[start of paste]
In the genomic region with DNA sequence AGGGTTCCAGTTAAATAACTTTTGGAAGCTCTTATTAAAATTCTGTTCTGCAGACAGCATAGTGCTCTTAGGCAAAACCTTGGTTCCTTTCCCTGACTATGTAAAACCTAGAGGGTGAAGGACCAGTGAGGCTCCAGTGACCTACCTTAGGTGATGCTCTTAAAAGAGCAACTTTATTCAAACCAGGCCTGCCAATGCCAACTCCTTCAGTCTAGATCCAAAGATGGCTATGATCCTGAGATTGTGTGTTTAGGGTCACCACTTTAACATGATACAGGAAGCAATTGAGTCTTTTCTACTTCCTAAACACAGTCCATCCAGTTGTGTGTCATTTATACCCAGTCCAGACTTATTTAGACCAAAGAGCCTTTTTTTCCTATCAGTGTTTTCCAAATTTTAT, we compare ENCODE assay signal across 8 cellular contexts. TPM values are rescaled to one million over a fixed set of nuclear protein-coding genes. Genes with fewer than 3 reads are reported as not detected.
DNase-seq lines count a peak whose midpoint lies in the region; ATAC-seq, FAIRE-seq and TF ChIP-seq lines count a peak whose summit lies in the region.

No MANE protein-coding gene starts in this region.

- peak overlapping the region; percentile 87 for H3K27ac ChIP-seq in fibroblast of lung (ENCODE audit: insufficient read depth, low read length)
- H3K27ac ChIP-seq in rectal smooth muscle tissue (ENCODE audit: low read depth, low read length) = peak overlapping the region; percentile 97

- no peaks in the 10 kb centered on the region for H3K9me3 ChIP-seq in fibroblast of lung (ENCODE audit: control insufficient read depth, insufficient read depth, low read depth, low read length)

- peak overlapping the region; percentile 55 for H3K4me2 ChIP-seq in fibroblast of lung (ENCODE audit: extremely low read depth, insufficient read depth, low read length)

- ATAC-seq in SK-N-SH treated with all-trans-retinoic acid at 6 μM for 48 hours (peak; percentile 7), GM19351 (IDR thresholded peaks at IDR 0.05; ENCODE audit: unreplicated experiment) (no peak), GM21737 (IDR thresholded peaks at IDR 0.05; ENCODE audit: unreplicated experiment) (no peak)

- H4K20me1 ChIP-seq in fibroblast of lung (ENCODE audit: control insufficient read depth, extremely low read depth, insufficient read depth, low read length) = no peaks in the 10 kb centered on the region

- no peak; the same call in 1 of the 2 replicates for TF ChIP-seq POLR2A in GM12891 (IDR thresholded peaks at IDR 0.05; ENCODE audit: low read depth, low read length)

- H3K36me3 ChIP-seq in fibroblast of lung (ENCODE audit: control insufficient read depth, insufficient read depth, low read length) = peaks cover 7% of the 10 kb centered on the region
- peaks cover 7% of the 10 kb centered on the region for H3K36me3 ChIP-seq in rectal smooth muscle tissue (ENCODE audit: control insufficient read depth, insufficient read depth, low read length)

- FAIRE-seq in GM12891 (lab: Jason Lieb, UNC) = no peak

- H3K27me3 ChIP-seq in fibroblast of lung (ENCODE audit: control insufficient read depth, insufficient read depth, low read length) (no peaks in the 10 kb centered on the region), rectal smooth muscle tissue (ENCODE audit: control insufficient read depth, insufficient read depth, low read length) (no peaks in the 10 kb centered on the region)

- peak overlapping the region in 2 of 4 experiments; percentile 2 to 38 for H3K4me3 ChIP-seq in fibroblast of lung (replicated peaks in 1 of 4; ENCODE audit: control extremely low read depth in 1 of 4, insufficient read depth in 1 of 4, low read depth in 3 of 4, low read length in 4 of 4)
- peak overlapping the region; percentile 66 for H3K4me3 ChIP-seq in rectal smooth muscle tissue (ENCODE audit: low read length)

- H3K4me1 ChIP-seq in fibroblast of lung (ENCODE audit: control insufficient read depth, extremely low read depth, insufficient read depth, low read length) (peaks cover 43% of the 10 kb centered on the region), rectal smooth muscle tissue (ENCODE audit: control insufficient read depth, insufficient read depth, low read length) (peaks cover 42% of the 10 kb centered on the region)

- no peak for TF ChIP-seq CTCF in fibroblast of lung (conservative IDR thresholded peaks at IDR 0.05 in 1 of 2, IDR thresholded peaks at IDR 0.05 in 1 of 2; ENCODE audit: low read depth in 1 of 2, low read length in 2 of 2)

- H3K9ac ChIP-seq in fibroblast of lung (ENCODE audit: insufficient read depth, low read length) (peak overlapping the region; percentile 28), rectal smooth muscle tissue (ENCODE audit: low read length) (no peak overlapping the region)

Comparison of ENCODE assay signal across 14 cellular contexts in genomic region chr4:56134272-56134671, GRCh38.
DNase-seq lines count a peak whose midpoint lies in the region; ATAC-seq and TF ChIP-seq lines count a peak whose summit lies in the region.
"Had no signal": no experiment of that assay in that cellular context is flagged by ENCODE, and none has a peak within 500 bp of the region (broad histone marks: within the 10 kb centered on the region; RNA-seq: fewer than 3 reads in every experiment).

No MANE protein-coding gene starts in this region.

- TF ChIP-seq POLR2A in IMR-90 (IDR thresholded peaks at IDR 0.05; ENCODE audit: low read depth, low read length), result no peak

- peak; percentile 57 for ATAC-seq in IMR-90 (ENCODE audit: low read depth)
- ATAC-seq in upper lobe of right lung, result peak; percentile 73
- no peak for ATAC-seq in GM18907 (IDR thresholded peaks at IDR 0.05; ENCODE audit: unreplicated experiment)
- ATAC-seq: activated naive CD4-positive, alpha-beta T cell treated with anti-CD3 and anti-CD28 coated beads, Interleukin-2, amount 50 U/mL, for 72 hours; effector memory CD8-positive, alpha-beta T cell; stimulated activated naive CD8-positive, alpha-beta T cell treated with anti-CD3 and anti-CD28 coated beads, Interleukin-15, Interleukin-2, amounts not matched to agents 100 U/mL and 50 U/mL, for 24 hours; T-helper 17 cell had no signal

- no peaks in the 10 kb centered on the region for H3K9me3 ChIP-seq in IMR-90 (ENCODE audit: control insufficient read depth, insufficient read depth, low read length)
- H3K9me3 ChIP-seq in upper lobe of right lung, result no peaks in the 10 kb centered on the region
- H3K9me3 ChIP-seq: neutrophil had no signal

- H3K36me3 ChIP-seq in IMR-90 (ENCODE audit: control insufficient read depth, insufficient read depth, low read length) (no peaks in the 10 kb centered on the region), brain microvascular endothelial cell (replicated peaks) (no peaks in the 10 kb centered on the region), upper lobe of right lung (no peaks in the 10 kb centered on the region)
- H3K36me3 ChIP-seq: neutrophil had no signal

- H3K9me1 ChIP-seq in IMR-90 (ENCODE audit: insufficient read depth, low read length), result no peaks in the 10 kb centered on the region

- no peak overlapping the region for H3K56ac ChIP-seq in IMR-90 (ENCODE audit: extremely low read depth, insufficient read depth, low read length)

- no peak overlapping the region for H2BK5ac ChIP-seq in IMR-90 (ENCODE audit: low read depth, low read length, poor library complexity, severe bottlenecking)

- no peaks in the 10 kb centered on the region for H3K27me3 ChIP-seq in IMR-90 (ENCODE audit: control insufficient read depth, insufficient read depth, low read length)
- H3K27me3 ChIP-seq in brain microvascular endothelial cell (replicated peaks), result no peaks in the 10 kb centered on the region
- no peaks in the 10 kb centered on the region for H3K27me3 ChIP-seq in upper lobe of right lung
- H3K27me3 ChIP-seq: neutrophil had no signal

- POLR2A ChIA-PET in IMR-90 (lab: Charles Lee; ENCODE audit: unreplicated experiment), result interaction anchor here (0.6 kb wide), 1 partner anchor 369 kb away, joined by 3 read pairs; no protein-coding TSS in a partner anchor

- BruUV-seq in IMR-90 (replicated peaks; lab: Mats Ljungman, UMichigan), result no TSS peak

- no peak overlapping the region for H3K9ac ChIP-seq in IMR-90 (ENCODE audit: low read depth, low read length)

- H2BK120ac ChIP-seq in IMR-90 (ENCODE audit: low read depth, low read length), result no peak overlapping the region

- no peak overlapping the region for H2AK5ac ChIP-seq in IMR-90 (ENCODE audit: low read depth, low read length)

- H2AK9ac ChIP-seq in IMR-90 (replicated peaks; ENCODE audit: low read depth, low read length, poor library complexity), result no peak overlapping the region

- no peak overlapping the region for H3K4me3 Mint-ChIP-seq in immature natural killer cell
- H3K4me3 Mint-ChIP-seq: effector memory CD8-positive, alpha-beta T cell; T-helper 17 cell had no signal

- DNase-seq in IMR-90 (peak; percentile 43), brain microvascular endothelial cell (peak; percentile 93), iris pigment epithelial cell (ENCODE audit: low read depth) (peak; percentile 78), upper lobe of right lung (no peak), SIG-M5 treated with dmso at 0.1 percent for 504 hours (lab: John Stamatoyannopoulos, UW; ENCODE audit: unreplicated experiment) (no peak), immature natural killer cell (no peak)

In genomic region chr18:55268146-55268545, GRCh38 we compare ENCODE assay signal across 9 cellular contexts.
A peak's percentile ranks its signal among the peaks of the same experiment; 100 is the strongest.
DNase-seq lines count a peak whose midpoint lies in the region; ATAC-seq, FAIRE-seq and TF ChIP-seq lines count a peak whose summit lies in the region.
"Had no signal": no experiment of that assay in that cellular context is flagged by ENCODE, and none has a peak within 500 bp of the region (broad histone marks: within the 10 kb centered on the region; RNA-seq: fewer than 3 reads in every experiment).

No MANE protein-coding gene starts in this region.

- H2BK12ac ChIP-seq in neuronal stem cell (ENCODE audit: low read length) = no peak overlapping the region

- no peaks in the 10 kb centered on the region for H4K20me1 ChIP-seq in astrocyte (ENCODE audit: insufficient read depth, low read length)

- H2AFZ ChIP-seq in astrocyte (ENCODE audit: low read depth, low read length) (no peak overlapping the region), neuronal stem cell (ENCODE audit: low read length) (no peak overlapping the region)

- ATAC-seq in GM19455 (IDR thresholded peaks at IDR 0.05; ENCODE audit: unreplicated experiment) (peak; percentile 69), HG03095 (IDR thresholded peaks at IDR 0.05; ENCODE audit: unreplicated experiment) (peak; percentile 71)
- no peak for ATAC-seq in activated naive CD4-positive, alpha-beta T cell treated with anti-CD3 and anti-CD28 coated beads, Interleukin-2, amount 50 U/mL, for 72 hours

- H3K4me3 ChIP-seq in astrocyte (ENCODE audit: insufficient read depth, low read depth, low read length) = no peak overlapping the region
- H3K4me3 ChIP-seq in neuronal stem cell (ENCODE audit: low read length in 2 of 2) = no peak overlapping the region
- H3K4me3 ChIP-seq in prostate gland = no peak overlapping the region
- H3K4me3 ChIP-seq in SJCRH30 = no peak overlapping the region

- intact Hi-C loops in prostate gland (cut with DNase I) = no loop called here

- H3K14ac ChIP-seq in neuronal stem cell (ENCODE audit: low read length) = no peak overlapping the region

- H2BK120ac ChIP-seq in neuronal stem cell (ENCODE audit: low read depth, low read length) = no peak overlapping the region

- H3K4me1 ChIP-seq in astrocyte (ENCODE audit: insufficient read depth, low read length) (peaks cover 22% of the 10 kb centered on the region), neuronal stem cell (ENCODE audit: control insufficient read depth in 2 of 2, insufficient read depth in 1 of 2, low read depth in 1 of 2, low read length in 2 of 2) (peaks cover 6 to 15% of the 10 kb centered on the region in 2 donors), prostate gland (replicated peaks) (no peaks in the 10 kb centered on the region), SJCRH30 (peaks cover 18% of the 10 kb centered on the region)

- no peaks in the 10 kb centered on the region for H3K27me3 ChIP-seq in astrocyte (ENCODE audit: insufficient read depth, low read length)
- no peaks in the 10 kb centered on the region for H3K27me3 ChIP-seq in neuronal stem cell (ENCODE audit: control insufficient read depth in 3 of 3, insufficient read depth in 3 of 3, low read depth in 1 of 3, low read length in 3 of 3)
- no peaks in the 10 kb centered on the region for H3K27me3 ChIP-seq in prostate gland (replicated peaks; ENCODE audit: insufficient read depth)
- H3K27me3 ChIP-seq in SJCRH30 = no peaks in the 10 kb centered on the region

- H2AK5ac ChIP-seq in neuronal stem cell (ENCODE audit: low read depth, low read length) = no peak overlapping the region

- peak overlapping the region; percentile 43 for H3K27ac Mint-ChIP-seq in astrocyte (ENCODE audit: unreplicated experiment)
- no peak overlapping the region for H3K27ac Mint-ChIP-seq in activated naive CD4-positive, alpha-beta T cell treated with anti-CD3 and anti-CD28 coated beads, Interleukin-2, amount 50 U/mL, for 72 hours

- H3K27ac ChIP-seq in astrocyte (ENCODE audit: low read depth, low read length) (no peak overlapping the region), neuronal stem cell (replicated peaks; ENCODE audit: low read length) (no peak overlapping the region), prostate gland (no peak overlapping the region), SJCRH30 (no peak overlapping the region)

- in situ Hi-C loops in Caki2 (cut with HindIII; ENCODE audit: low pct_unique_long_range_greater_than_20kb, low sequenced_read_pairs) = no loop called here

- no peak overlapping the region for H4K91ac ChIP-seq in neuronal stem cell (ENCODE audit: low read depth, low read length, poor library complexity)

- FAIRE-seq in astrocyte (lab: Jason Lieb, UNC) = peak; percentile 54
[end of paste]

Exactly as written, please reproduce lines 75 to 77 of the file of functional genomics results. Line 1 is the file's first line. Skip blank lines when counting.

- H3K27ac ChIP-seq in astrocyte (ENCODE audit: low read depth, low read length) (no peak overlapping the region), neuronal stem cell (replicated peaks; ENCODE audit: low read length) (no peak overlapping the region), prostate gland (no peak overlapping the region), SJCRH30 (no peak overlapping the region)

- in situ Hi-C loops in Caki2 (cut with HindIII; ENCODE audit: low pct_unique_long_range_greater_than_20kb, low sequenced_read_pairs) = no loop called here

- no peak overlapping the region for H4K91ac ChIP-seq in neuronal stem cell (ENCODE audit: low read depth, low read length, poor library complexity)